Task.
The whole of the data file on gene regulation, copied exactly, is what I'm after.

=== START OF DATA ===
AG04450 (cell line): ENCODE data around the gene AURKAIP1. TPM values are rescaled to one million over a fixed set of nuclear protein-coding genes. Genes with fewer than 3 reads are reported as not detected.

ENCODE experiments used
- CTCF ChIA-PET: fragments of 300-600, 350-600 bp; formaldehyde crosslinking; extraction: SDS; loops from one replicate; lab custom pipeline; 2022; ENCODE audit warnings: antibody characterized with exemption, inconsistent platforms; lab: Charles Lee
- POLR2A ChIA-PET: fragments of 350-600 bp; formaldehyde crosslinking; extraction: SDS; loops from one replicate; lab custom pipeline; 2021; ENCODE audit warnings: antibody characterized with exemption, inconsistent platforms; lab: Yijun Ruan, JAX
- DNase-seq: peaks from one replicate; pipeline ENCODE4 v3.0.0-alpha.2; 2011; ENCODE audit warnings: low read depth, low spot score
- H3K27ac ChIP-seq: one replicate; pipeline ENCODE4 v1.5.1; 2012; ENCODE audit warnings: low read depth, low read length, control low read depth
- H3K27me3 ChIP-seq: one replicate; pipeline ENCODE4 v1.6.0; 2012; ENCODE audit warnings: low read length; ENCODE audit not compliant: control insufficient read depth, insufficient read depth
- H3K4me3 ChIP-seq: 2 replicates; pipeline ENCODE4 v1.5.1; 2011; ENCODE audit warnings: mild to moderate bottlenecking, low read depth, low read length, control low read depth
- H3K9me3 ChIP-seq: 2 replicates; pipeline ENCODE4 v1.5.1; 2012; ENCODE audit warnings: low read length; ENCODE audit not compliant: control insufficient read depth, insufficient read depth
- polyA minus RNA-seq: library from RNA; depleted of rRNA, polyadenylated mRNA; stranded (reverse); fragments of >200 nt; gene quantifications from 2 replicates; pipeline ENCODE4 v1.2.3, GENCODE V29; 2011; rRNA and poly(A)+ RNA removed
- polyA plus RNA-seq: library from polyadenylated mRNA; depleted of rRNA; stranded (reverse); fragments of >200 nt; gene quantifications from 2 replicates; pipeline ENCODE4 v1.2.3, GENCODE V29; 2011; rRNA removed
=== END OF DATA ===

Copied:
AG04450 (cell line): ENCODE data around the gene AURKAIP1. TPM values are rescaled to one million over a fixed set of nuclear protein-coding genes. Genes with fewer than 3 reads are reported as not detected.

ENCODE experiments used
- CTCF ChIA-PET: fragments of 300-600, 350-600 bp; formaldehyde crosslinking; extraction: SDS; loops from one replicate; lab custom pipeline; 2022; ENCODE audit warnings: antibody characterized with exemption, inconsistent platforms; lab: Charles Lee
- POLR2A ChIA-PET: fragments of 350-600 bp; formaldehyde crosslinking; extraction: SDS; loops from one replicate; lab custom pipeline; 2021; ENCODE audit warnings: antibody characterized with exemption, inconsistent platforms; lab: Yijun Ruan, JAX
- DNase-seq: peaks from one replicate; pipeline ENCODE4 v3.0.0-alpha.2; 2011; ENCODE audit warnings: low read depth, low spot score
- H3K27ac ChIP-seq: one replicate; pipeline ENCODE4 v1.5.1; 2012; ENCODE audit warnings: low read depth, low read length, control low read depth
- H3K27me3 ChIP-seq: one replicate; pipeline ENCODE4 v1.6.0; 2012; ENCODE audit warnings: low read length; ENCODE audit not compliant: control insufficient read depth, insufficient read depth
- H3K4me3 ChIP-seq: 2 replicates; pipeline ENCODE4 v1.5.1; 2011; ENCODE audit warnings: mild to moderate bottlenecking, low read depth, low read length, control low read depth
- H3K9me3 ChIP-seq: 2 replicates; pipeline ENCODE4 v1.5.1; 2012; ENCODE audit warnings: low read length; ENCODE audit not compliant: control insufficient read depth, insufficient read depth
- polyA minus RNA-seq: library from RNA; depleted of rRNA, polyadenylated mRNA; stranded (reverse); fragments of >200 nt; gene quantifications from 2 replicates; pipeline ENCODE4 v1.2.3, GENCODE V29; 2011; rRNA and poly(A)+ RNA removed
- polyA plus RNA-seq: library from polyadenylated mRNA; depleted of rRNA; stranded (reverse); fragments of >200 nt; gene quantifications from 2 replicates; pipeline ENCODE4 v1.2.3, GENCODE V29; 2011; rRNA removed